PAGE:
Obamacare’s non-smoking gun: Conservatives’ new, ridiculous claim that Obamacare is a sham

Conservatives say a 2012 speech by a MIT economist proves the ACA is fraudulent. Here's the real story

Topics: Affordable Care Act, Obamacare, Congress, halbig v. sebelius, Halbig, Conservatives, libertarians, Competitive enterprise INstitute, Fox News, Breitbart.com, Daily Caller, MSNBC, conservative media, ,

Obamacare's non-smoking gun: Conservatives' new, ridiculous claim that Obamacare is a sham (Credit: healthcare.gov)

The latest legal challenge to the Affordable Care Act rests on a simple, absurd argument: Congressional Democrats, when they drafted the bill, deliberately tucked a little bit of statutory sabotage into their own legislation that would enable opponents of health care reform to blow the whole thing up.

The plaintiffs in Halbig v. Burwell contend that a single, sloppily written passage of the bill shows that Congress intended to deny subsidies to consumers purchasing insurance on exchanges set up by the federal government. If this were the case, then Democrats knowingly handed to every Republican governor in the country the tools to ensure the law’s failure – by opting to have a feds set up exchanges in their states, those governors would have made it impossible for residents to purchase insurance.

Supporters of the ACA say this is nonsense: the full text of the legislation makes clear that Congress intended to have the subsidies go to everyone, regardless of who was responsible for building the exchanges.

Well, now some excitable conservatives and libertarians think they’ve found proof of Congress’ intent to deny health subsidies to more than half the country: a 2012 speech by an academic involved in the crafting of the law.

The academic in question is MIT economist Jonathan Gruber, who, as pretty much everyone is observing today, was an “architect” of the Affordable Care Act. The Competitive Enterprise Institute posted video of a January 2012 speech Gruber gave in which he said this:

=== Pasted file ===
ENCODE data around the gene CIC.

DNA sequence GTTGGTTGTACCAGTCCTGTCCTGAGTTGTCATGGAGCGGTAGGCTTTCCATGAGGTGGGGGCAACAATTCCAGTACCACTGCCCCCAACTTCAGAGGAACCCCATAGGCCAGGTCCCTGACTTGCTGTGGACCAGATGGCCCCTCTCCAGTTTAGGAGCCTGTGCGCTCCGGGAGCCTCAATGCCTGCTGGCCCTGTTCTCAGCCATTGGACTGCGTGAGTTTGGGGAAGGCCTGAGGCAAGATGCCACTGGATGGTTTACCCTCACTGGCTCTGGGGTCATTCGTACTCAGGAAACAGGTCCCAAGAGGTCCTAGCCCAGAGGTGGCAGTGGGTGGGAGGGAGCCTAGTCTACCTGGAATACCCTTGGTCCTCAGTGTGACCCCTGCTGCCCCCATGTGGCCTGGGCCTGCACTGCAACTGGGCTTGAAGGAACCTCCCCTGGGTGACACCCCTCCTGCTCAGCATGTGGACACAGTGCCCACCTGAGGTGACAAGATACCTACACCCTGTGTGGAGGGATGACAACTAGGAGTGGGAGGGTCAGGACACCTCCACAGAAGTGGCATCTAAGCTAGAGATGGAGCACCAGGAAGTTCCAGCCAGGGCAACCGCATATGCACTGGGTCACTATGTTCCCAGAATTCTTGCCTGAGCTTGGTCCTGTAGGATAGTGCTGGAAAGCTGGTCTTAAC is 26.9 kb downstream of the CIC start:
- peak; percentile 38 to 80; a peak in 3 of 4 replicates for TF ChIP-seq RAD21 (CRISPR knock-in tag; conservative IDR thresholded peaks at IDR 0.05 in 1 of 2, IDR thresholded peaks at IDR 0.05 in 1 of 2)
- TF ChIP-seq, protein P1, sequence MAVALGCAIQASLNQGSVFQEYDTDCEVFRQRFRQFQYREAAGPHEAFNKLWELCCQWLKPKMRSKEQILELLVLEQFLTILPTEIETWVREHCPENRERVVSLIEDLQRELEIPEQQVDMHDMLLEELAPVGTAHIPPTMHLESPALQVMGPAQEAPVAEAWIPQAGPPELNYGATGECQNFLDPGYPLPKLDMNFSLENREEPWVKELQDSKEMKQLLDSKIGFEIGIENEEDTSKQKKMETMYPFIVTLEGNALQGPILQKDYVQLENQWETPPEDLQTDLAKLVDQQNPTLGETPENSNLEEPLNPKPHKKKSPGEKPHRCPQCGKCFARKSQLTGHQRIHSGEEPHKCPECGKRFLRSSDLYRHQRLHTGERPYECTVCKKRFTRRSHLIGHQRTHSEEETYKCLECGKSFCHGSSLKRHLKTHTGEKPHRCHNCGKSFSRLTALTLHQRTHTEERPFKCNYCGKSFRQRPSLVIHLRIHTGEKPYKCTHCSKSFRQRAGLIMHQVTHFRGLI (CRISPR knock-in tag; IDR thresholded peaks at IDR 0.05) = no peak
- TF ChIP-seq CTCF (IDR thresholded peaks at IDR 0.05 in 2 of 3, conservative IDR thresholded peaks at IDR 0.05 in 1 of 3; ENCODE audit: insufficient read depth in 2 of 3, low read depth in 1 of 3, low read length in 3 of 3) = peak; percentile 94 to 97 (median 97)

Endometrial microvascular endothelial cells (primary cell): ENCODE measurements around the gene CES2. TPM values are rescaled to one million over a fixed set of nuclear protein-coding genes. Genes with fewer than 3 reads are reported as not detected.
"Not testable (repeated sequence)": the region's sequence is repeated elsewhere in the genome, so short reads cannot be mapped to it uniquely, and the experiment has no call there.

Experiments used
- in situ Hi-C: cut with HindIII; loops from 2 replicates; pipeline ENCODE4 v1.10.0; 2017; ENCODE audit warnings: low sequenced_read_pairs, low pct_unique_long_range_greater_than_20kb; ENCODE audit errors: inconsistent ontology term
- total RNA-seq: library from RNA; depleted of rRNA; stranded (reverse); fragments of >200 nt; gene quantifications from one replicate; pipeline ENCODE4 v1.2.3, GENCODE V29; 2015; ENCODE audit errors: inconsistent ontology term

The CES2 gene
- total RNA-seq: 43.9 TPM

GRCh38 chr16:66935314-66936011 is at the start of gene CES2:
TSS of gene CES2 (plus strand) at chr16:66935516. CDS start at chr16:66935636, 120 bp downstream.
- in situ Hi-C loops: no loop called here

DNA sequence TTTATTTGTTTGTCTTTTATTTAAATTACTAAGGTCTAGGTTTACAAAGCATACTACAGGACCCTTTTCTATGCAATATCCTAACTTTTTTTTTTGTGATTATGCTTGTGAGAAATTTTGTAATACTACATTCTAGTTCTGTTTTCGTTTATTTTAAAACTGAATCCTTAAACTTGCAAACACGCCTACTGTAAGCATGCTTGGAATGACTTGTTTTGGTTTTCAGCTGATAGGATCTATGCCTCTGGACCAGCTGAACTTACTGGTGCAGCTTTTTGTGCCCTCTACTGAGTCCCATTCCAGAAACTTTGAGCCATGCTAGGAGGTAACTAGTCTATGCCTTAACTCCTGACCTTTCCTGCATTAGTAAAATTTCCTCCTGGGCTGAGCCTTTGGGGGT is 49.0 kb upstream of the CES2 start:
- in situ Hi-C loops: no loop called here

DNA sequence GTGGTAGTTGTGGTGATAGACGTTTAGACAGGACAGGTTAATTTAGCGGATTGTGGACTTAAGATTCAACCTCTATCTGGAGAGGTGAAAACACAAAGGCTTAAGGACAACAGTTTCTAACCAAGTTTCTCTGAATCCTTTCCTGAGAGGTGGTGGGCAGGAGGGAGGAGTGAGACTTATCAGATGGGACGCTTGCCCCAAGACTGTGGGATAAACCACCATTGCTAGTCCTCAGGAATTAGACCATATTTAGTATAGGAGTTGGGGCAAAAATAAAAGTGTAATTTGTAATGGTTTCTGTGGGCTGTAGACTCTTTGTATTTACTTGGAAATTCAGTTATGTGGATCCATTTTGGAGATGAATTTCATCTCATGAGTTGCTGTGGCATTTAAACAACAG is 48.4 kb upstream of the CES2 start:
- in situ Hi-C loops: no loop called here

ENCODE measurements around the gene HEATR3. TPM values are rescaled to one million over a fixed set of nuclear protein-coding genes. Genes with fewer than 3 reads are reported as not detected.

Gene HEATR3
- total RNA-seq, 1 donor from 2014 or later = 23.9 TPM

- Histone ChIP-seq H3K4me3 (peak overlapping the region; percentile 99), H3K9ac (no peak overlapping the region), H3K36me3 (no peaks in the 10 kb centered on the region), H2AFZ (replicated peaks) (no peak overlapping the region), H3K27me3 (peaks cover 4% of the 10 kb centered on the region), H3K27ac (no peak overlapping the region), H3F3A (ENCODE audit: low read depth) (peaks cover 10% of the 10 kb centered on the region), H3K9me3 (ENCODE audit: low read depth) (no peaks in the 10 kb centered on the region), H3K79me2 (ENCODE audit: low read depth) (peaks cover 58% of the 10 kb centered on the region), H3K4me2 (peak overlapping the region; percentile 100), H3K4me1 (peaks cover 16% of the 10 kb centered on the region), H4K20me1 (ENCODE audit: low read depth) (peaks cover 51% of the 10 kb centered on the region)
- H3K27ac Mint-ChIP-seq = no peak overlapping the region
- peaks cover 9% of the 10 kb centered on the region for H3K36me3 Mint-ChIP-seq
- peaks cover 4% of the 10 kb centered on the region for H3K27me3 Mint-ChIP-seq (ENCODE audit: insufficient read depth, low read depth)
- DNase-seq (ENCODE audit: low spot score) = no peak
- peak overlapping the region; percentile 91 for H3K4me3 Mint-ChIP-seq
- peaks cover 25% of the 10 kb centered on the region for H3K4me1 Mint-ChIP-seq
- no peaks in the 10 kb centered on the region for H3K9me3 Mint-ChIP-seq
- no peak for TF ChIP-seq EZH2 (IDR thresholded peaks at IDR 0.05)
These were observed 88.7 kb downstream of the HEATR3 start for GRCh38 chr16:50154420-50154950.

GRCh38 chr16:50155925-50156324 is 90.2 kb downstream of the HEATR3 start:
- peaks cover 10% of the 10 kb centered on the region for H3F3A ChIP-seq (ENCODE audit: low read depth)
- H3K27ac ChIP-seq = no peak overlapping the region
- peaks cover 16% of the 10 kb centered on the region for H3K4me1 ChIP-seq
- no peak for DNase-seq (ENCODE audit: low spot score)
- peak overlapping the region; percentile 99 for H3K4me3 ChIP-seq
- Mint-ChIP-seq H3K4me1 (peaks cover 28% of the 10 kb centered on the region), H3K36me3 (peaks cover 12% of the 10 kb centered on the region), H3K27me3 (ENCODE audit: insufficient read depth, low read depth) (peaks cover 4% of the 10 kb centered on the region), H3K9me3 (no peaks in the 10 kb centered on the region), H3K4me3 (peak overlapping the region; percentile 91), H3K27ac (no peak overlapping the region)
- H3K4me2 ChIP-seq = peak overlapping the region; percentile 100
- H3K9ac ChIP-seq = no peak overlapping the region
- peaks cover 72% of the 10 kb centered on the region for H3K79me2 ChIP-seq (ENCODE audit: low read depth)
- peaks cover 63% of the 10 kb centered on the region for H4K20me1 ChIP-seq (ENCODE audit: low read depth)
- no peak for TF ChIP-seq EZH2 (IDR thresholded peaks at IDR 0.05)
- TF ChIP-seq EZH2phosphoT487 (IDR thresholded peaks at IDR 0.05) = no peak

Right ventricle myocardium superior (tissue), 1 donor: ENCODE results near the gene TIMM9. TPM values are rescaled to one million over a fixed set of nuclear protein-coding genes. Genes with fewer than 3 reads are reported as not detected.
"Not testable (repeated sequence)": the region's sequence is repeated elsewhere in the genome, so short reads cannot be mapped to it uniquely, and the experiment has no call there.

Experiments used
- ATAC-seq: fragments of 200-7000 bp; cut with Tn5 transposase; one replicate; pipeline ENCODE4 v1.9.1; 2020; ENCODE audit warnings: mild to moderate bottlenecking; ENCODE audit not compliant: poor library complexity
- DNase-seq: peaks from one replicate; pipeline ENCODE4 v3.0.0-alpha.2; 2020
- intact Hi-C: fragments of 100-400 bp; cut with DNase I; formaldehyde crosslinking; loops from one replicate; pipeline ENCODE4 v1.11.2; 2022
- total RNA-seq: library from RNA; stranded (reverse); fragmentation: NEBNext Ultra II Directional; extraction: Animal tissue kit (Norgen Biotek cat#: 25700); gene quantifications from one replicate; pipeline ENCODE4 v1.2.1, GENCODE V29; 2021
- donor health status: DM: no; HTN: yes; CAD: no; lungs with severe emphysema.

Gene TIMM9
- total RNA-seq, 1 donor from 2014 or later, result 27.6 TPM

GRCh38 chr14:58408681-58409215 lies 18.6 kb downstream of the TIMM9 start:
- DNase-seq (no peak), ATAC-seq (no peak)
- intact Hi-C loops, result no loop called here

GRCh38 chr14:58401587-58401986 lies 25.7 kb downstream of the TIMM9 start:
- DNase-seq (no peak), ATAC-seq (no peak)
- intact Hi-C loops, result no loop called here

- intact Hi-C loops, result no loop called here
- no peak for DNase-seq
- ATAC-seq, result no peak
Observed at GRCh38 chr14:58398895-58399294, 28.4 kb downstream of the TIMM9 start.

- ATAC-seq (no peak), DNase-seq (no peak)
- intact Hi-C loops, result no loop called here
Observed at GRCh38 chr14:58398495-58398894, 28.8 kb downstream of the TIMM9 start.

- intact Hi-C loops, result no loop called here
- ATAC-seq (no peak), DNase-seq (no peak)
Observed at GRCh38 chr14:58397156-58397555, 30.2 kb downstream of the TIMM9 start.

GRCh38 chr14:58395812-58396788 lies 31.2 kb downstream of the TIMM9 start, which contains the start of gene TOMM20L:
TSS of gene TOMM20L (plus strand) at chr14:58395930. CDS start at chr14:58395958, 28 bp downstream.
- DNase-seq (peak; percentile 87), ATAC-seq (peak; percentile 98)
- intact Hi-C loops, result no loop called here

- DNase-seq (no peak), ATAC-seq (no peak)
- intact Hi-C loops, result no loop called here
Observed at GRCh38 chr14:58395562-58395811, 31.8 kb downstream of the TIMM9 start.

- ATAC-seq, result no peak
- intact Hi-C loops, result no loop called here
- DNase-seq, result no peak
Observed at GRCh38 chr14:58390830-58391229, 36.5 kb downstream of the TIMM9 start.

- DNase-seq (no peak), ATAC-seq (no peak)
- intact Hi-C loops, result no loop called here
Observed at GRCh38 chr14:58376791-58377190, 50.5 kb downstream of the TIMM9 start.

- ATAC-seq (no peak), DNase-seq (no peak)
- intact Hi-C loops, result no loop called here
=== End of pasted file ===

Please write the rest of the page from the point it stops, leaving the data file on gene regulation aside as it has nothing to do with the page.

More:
What’s important to remember politically about this is if you’re a state and you don’t set up an exchange, that means your citizens don’t get their tax credits—but your citizens still pay the taxes that support this bill. So you’re essentially saying [to] your citizens you’re going to pay all the taxes to help all the other states in the country. I hope that that’s a blatant enough political reality that states will get their act together and realize there are billions of dollars at stake here in setting up these exchanges.

Caught red-handed! Obamacare goes down! Score one for freedom! Right…? A lot of conservatives seem to think so.

Gruber’s speech “suggests the falsity of the administration’s claim that this was a glitch and not a feature,” writes Fox News’ Chris Stirewalt. “If enough judges (or more likely Justices) agree with Gruber’s assessment, subsidies could be dropped from the federal exchange,” observes Breitbart News. “It is now quite untenable to argue that interpreting Obamacare in accordance with its plain language defeats the purpose of the law,” declare the legal minds at Powerline. Gruber “suggests not that the law’s exclusion of federal subsidies is a ‘drafting error,’ but a fully-intended incentive structure in order to convince states to take up the burden of creating their own state exchanges,” reports the Daily Caller.

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So is this MIT professor’s speech a good indicator of Congress’ intent, as so many conservatives want to believe? Not really. Gruber, his prestigious “Obamacare architect” title notwithstanding, is very conspicuously not and elected member of Congress, nor was a Congressional staffer.

Aaron Carroll, another health policy wonk whose been deeply immersed in the policy wrangling over the ACA, offered a simple, effective answer to anyone looking to divine Congress’ intent from Gruber’s remarks:

Is there a single CBO analysis which documents what would happen if states refused to set up exchanges and would therefore “lose” their subsidies? Were any of Gruber’s models set up in this manner? If not, then I don’t understand how anyone in Congress or who set up the law thought it was going to work.

I accept that the law was written poorly. I accept that there may be individuals who thought it would work in the way the DC Circuit majority said. But there are tons of analyses, reports, interviews, and more that show that no one involved thought that way.

As for Gruber himself, that one 2012 comment stands in opposition to pretty much everything else he’s said about the argument over federal subsidies. Earlier this week on MSNBC he said “literally every single person involved in the crafting of this law has said that it’s a typo, that they had no intention of excluding the federal states. And why would they?” Asked by the New Republic’s Jonathan Cohn why he said what he did back in 2012, Gruber was stuck for an answer: “I honestly don’t remember why I said that. I was speaking off-the-cuff. It was just a mistake. People make mistakes. Congress made a mistake drafting the law and I made a mistake talking about it.”

So what does this all mean? I think Kevin Drum has the right take on Gruber’s follies. “The fact that he bollixed an audience question two years after the law’s passage doesn’t mean much. It’s a nice gotcha moment, but probably not much else.”

Simon Maloy
Simon Maloy is Salon's political writer. Email him at smaloy@salon.com. Follow him on Twitter at @SimonMaloy.

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